A tableful of Italians are congratulating me for microfoam.
I try to raise my voice above the clamor to explain that I would have made it before but I just didn't understand why it would matter when you're using cheap coffee and UHT milk. I'm learning that pride in appearances is more important than other qualities, including flavor.
When I complain about not being able to speak at the table, the host writes to me: "A latte with coffee is different from a cappuccino, even though it is the same milk and the same coffee. Moreover, if it were not so, there would not be the cappuccino that the whole world loves and that the Italians have invented."
I spend the morning fuming about foam.
In San Francisco, a ritual of childhood was visiting Freed Teller & Freed, where I pretended to enjoy the gift of a terribly bitter chocolate-covered bean while my mother's weekly supply of freshly roasted oily "French Roast" beans were packed. This was long before the coffee revolution of micro-roasters and fresh beans swept the country. I didn't find out about milk in coffee until I lived in New Zealand, where the milk is so delicious that cappuccinos are pop culture.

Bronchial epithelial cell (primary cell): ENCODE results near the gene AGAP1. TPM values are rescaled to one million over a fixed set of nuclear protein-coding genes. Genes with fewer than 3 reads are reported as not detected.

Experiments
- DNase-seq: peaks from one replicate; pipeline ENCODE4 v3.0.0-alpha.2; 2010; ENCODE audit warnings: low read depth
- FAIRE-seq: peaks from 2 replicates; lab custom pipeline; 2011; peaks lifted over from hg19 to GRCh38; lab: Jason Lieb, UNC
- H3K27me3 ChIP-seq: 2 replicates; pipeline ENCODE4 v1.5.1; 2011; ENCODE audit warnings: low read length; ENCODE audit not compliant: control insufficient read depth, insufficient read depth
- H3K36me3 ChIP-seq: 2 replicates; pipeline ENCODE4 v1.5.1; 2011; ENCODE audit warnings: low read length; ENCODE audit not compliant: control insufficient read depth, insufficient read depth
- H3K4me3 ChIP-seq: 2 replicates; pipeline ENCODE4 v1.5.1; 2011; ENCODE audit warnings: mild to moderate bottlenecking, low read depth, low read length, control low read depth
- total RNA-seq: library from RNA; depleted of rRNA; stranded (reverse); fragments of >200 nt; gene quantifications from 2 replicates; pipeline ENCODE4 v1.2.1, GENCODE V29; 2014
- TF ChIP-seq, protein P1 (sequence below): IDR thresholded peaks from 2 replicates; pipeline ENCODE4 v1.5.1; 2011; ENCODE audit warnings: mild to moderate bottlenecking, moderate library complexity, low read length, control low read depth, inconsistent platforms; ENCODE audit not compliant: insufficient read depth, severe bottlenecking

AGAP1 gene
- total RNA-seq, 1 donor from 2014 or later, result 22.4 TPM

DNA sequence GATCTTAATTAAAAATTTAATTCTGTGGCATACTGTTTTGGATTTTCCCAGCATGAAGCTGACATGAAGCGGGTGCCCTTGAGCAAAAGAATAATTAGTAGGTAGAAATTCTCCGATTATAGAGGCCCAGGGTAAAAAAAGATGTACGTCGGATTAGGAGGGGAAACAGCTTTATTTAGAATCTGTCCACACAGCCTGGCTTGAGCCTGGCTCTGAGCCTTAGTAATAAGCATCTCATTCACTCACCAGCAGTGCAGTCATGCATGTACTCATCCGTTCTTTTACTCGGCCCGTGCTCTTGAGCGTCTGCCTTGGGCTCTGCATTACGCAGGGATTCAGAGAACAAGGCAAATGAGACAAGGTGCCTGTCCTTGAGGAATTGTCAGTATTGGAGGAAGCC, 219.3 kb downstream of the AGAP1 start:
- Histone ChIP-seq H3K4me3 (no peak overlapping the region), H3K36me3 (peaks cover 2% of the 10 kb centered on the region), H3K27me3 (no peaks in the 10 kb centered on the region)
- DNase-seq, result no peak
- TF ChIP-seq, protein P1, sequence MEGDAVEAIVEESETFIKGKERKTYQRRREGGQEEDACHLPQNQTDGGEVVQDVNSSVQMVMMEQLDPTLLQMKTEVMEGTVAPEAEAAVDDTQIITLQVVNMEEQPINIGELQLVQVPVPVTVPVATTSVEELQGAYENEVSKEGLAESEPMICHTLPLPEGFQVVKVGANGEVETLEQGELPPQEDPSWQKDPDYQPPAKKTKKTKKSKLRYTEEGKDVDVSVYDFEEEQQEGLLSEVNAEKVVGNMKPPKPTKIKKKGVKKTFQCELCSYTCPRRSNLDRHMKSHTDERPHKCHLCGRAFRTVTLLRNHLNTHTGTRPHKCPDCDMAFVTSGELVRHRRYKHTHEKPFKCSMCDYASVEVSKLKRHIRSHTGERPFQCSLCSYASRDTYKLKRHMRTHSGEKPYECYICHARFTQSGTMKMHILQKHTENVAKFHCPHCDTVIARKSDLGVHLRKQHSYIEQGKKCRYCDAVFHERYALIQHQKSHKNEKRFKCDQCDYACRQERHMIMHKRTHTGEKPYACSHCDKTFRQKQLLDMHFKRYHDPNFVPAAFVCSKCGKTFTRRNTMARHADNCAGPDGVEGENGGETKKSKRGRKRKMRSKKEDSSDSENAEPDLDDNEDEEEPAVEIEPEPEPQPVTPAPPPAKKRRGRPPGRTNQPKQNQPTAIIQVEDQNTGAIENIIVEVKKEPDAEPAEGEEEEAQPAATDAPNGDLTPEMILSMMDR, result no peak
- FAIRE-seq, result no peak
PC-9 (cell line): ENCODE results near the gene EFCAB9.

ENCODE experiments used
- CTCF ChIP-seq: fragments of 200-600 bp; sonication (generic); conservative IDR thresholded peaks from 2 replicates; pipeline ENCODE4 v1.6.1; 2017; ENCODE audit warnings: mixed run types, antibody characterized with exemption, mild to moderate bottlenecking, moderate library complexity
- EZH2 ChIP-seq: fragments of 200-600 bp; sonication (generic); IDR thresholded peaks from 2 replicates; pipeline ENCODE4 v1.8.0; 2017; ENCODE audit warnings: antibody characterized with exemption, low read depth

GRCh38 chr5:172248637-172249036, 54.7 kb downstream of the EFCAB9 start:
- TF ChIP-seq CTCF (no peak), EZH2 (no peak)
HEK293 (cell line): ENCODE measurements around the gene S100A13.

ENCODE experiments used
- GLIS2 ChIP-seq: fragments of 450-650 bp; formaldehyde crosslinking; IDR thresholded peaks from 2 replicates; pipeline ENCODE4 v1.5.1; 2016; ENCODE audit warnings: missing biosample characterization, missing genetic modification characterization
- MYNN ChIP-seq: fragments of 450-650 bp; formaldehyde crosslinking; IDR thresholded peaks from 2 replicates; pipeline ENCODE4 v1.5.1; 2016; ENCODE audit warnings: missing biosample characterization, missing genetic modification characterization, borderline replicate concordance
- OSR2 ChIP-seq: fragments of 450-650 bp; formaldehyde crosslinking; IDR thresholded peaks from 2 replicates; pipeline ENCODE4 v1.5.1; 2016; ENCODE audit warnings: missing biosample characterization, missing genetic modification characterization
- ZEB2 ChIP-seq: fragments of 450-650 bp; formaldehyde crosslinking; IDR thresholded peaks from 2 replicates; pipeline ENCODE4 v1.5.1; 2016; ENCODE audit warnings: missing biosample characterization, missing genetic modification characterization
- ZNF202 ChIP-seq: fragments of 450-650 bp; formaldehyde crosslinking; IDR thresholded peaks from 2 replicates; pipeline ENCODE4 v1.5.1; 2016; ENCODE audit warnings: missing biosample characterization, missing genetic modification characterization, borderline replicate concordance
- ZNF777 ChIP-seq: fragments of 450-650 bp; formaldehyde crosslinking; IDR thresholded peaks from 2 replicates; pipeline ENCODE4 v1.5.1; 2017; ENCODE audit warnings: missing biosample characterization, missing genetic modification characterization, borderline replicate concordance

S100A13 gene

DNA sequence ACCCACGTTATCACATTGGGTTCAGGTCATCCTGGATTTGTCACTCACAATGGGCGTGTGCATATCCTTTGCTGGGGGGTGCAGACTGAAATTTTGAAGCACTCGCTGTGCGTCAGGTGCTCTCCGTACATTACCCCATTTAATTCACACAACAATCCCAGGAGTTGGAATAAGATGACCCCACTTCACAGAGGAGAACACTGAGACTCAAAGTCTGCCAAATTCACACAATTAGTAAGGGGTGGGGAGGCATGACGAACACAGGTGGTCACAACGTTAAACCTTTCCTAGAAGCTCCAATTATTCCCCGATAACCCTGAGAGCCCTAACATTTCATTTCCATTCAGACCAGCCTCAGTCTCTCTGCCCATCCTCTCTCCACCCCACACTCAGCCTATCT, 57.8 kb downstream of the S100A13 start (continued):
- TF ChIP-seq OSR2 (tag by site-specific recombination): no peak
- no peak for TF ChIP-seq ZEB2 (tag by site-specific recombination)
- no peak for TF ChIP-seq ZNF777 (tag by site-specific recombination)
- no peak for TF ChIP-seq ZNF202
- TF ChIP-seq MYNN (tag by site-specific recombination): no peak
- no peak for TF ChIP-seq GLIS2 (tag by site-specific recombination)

When tragedy struck my life, those cappuccinos became my lifeline. Terrified to go to bed at night, the morning cappuccinos were the only positive thing I could think of. That sole pleasure became the ritual by which I created a new life, alchemizing minutes of pleasure and optimism into intentions printed into my notebooks.
For over a decade, I've been drinking my coffee with milk and it has remained the most important –and non-negotiable, if no longer sole– luxury of my life. I buy from the best coffee roasters wherever I live (although I don't buy their most expensive roasts). I buy the best milk I can find. I have a real burr grinder and a heavily-researched semi-automatic espresso machine (Gaggia Baby). A special heatproof glass pitcher of just the right dimensions for the Gaggia's steam wand. My portable terroir includes a favorite coffee cup, because I can't drink coffee out of the whatever most people have.
My solitary birthday often consists of spending an hour at each of my favorite cafés, investing extravagantly in dreaming the next year to life.
Given all that, it's rather surprising that I have never before considered the question of foam. I have never observed it, distinguished one from another, commented about it. I have never distinguished one foam from another. For my host it's the only thing that counts. For me it's the only thing that doesn't matter. I'm fascinated by how this is possible.